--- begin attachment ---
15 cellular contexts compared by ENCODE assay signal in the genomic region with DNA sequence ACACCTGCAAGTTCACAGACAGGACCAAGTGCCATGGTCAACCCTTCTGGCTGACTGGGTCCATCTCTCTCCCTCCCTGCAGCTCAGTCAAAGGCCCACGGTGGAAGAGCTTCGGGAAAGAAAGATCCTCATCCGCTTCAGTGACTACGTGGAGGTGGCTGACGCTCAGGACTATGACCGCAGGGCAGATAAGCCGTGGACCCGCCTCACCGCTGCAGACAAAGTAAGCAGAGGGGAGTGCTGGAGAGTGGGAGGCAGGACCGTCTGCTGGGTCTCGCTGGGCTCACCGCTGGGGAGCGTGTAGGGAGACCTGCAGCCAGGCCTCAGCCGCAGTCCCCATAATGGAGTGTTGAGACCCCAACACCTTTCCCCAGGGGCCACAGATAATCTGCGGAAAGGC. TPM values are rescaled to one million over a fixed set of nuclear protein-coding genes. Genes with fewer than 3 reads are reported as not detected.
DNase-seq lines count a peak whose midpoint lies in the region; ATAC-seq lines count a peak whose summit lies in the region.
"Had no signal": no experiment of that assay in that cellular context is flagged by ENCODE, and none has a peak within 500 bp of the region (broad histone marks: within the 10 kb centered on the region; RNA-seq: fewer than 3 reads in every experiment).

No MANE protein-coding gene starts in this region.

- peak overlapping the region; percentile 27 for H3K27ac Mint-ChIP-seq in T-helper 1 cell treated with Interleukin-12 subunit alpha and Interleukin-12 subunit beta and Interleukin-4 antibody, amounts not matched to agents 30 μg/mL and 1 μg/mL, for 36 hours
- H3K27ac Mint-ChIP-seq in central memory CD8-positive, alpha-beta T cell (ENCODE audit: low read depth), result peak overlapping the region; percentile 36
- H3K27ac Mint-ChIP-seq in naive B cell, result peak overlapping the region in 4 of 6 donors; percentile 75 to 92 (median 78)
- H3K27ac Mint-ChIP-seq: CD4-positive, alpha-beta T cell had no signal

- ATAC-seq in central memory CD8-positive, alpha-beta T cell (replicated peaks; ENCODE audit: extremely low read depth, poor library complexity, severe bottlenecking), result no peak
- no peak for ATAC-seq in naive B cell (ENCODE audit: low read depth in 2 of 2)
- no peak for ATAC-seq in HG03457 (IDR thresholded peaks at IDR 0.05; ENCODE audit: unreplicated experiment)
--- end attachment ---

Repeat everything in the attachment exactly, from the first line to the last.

15 cellular contexts compared by ENCODE assay signal in the genomic region with DNA sequence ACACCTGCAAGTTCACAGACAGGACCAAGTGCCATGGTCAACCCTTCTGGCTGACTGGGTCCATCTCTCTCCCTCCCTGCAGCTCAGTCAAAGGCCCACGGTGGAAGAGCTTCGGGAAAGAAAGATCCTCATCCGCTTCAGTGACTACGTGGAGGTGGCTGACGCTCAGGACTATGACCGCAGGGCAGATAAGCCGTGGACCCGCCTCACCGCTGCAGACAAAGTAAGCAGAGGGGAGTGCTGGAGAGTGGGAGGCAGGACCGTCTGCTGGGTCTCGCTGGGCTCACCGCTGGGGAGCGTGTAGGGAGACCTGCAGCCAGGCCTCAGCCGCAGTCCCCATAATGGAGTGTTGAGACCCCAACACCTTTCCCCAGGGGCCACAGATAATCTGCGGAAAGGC. TPM values are rescaled to one million over a fixed set of nuclear protein-coding genes. Genes with fewer than 3 reads are reported as not detected.
DNase-seq lines count a peak whose midpoint lies in the region; ATAC-seq lines count a peak whose summit lies in the region.
"Had no signal": no experiment of that assay in that cellular context is flagged by ENCODE, and none has a peak within 500 bp of the region (broad histone marks: within the 10 kb centered on the region; RNA-seq: fewer than 3 reads in every experiment).

No MANE protein-coding gene starts in this region.

- peak overlapping the region; percentile 27 for H3K27ac Mint-ChIP-seq in T-helper 1 cell treated with Interleukin-12 subunit alpha and Interleukin-12 subunit beta and Interleukin-4 antibody, amounts not matched to agents 30 μg/mL and 1 μg/mL, for 36 hours
- H3K27ac Mint-ChIP-seq in central memory CD8-positive, alpha-beta T cell (ENCODE audit: low read depth), result peak overlapping the region; percentile 36
- H3K27ac Mint-ChIP-seq in naive B cell, result peak overlapping the region in 4 of 6 donors; percentile 75 to 92 (median 78)
- H3K27ac Mint-ChIP-seq: CD4-positive, alpha-beta T cell had no signal

- ATAC-seq in central memory CD8-positive, alpha-beta T cell (replicated peaks; ENCODE audit: extremely low read depth, poor library complexity, severe bottlenecking), result no peak
- no peak for ATAC-seq in naive B cell (ENCODE audit: low read depth in 2 of 2)
- no peak for ATAC-seq in HG03457 (IDR thresholded peaks at IDR 0.05; ENCODE audit: unreplicated experiment)